None of this means that IBM favoured a German victory. Black reminds us that "within sixty days of the December 1941 attack on Pearl Harbor, IBM through a subsidiary, the Munitions Manufacturing Corporation, was producing 20 mm anti-aircraft cannon." By 1943, "two-thirds of IBM’s entire factory capacity had shifted from tabulators to munitions." Record keeping, of course, remained the core activity. Hollerith machines organized the US draft, tracked service personnel so extensively that the physical location of "every serviceman anywhere in the world, from George S. Patton to the most anonymous buck private, could be determined by punching a request into a Hollerith."

Meantime, at Auschwitz, Bergen-Belsen and other concentration camps, appropriate holes were being punched in their IBM cards. Black writes:

Sixteen coded categories of prisoners were listed in columns 3 and 4 … hole 3 signified homosexual, hole 9 for anti-social, hole 12 for Gypsy. Hole 8 designated a Jew. … Column 34 was labeled ‘Reason for Departure.’ Code 2 simply meant transferred to another camp for continuing labor. Natural death was coded 3. Execution was coded 4. Suicide coded 5. The ominous code 6 designated ‘special handling,’ the term commonly understood as extermination …

Other business opportunities emerged in the areas of military intelligence and encryption. "It is," Black comments, "an irony of the war that IBM equipment was used to encode and decode for both sides of the conflict." IBM always knew "that it was courting and doing business with the upper echelon of the Nazi Party." It just didn’t care. Black tells us that Dehomag’s top management was comprised of "openly rabid Nazis" who were arrested after the war for their Party affiliation. They, too, could be replaced as long as the corporate structure remained operational. Black concludes: "No matter who won, IBM would prosper. Business was its middle name."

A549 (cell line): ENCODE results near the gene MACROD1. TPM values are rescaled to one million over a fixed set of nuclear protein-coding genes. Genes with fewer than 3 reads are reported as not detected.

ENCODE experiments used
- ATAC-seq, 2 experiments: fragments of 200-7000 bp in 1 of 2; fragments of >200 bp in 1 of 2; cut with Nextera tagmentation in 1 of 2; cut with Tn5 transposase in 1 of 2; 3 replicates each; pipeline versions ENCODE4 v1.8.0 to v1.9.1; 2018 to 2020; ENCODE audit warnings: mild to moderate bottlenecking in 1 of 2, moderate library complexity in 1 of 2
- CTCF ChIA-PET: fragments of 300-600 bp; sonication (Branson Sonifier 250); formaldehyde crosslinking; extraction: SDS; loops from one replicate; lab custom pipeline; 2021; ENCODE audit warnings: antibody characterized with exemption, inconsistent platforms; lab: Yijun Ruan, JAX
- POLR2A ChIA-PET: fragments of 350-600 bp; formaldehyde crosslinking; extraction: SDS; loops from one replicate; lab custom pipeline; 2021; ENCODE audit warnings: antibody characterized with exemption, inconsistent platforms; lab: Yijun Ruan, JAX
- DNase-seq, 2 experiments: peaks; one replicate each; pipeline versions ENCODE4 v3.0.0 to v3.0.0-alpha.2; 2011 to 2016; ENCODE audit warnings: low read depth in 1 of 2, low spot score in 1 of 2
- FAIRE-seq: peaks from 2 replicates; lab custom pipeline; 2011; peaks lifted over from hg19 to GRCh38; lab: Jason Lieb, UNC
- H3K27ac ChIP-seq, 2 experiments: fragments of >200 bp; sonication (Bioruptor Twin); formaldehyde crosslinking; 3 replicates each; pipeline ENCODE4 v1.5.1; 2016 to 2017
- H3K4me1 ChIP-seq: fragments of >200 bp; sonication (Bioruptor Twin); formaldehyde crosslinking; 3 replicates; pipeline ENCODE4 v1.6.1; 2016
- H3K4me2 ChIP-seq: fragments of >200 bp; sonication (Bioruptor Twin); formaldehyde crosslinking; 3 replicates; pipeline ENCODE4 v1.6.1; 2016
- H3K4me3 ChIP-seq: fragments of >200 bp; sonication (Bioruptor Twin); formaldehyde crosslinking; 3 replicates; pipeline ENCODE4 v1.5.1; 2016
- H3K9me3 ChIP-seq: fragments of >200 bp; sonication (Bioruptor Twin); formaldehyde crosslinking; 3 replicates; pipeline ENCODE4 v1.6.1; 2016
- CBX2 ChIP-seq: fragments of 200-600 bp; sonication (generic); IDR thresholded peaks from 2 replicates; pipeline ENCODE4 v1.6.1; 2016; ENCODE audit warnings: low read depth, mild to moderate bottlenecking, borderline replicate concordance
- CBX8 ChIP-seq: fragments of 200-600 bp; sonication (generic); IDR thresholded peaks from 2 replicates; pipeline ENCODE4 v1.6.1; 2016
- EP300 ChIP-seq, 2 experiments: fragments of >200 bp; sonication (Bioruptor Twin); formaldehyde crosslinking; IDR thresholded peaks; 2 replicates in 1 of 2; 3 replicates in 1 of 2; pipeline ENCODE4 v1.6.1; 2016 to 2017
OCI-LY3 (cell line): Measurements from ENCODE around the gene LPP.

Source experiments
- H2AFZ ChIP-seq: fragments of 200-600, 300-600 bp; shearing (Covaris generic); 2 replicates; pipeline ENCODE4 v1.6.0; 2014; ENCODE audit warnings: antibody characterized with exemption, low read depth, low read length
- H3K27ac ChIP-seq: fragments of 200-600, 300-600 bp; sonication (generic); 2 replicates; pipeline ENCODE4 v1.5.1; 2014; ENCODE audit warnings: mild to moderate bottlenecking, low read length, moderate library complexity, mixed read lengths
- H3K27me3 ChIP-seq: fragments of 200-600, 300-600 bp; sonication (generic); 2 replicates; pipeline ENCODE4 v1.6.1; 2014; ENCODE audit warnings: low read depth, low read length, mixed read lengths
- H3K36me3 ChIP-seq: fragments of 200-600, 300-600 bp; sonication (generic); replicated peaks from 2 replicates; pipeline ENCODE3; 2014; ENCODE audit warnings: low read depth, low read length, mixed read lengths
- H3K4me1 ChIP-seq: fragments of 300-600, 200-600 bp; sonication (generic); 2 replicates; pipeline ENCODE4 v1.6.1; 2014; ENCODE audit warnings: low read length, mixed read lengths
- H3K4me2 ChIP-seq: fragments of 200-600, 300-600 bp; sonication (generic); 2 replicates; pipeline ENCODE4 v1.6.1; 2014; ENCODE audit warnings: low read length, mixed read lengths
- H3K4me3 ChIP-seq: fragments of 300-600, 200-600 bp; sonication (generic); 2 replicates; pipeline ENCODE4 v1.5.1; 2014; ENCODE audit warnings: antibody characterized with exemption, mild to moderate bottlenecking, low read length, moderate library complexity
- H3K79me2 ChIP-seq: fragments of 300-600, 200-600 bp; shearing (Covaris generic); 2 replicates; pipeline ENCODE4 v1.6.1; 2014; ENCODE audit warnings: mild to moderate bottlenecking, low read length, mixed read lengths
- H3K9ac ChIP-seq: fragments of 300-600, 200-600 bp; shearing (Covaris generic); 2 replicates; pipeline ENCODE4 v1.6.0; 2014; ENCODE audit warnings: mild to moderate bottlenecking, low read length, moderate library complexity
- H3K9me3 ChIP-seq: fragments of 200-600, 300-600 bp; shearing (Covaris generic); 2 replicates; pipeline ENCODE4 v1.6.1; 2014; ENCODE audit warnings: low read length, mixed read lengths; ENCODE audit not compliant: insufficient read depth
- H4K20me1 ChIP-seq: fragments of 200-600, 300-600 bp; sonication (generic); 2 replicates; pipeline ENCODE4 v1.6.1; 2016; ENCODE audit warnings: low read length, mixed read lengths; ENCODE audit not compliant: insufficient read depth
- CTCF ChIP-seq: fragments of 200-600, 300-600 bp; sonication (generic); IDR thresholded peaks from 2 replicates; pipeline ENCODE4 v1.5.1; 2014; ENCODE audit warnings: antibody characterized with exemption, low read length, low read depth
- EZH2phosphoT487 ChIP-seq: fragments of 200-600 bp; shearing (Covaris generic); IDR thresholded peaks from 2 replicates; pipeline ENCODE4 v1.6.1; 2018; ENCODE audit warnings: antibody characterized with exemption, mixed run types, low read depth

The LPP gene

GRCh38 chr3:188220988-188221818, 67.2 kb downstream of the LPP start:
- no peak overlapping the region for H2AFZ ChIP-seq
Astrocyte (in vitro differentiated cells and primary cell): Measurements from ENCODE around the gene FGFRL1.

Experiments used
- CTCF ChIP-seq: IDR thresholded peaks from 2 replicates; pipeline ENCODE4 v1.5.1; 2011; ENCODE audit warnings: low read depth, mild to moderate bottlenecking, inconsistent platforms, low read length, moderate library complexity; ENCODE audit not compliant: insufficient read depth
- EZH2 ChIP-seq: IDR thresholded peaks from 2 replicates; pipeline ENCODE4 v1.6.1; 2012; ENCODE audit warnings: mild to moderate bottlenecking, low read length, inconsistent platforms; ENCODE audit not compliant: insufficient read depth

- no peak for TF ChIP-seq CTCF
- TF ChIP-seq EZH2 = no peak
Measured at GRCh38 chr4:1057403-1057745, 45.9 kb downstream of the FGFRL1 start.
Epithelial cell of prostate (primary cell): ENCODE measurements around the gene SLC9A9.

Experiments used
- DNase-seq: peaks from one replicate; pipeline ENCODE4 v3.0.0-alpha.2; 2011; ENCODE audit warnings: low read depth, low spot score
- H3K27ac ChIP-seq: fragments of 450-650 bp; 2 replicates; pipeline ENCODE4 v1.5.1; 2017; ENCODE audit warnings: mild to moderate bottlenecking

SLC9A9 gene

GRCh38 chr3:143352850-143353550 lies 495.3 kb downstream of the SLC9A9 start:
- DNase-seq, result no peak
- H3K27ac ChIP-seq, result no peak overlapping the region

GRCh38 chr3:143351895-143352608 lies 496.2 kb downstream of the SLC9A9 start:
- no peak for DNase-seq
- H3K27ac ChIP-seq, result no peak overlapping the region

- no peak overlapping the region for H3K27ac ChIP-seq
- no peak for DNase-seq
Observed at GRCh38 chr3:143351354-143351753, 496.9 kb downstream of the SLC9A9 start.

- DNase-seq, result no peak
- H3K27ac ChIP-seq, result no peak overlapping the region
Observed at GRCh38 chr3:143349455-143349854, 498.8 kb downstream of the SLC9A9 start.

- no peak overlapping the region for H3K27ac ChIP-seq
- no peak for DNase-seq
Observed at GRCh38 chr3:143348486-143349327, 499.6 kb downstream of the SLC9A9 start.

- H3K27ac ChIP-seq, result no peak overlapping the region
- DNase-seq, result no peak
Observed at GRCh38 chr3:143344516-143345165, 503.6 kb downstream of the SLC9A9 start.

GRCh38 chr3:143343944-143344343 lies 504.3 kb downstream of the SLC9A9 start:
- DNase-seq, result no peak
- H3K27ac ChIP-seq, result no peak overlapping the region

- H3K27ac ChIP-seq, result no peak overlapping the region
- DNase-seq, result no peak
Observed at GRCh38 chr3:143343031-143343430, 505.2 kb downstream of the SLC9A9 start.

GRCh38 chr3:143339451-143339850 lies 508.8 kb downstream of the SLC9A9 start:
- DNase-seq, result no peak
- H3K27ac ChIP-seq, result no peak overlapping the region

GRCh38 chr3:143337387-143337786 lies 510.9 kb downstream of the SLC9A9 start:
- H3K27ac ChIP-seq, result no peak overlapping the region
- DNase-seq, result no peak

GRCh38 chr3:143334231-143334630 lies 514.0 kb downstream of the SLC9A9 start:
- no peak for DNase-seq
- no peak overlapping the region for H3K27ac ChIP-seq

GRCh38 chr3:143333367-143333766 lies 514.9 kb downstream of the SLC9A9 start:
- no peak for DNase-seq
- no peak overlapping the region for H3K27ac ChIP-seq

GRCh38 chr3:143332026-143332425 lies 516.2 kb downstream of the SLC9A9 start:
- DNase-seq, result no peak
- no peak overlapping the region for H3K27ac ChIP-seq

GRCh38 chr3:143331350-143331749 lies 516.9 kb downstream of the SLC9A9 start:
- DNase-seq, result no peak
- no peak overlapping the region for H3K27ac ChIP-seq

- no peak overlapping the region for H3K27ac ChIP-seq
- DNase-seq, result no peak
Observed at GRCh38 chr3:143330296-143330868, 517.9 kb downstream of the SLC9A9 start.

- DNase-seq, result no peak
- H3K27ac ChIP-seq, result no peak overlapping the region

The Informant

Quite a different offering is made by prize-winning journalist and Pulitzer Prize nominee, Kurt Eichenwald. His is a case study of the enormous agricultural corporation, Archer Daniels Midland. Its chief character, the "informant" of the title, is a very peculiar man named Mark Whitacre. Before discussing the book, some background information might be useful. According to Russell Mokhiber’s detailed study of the top 100 corporate criminals of the 1990s, the FBI estimates that street crime (burglary and robbery) costs the USA $3.8 billion dollars a year. Even leaving aside the savings and loan scandal that cost US taxpayers somewhere between $300 and $500 billion, corporate crime remains impressive. Auto repair fraud alone totals $40 billion annually, securities fraud $15 billion, and so on. The subject of this book, Archer Daniels Midland, agreed to pay a fine of $100 million for its involvement in a global price fixing scheme. At the time, it was the largest criminal antitrust fine in history. It was the cost of doing business. In a little over five years, ADM's record criminal fine has been beaten six times, most impressively by the Swiss pharmaceutical company, F. Hoffman-LaRoche (previously an ADM co-conspirator). The Swiss druggists agreed to pay $500 million after the US Justice Department charged it with price fixing and related misdeeds involving the sale of vitamins. Someone skilled at arithmetic might be able to determine whether or not the combined fines collected from the 100 largest corporate criminals would be sufficient to rebuild the WTC. I digress.

ADM advertises itself as the "supermarket to the world." It used to sponsor ABC television’s Sunday morning display of Washington’s chattering classes, This Week with David Brinkley. Now, Brinkley fronts its television commercials. It boasts of an abiding concern for farmers and for the poor. Its ostensible mission is to improve the quantity and quality of farm produce in the interest of domestic prosperity and of alleviating global hunger. The company doesn’t produce food for the retail market. It produces food additives, fertilizers and such fare as lysine, an artificial amino acid used in hog feed.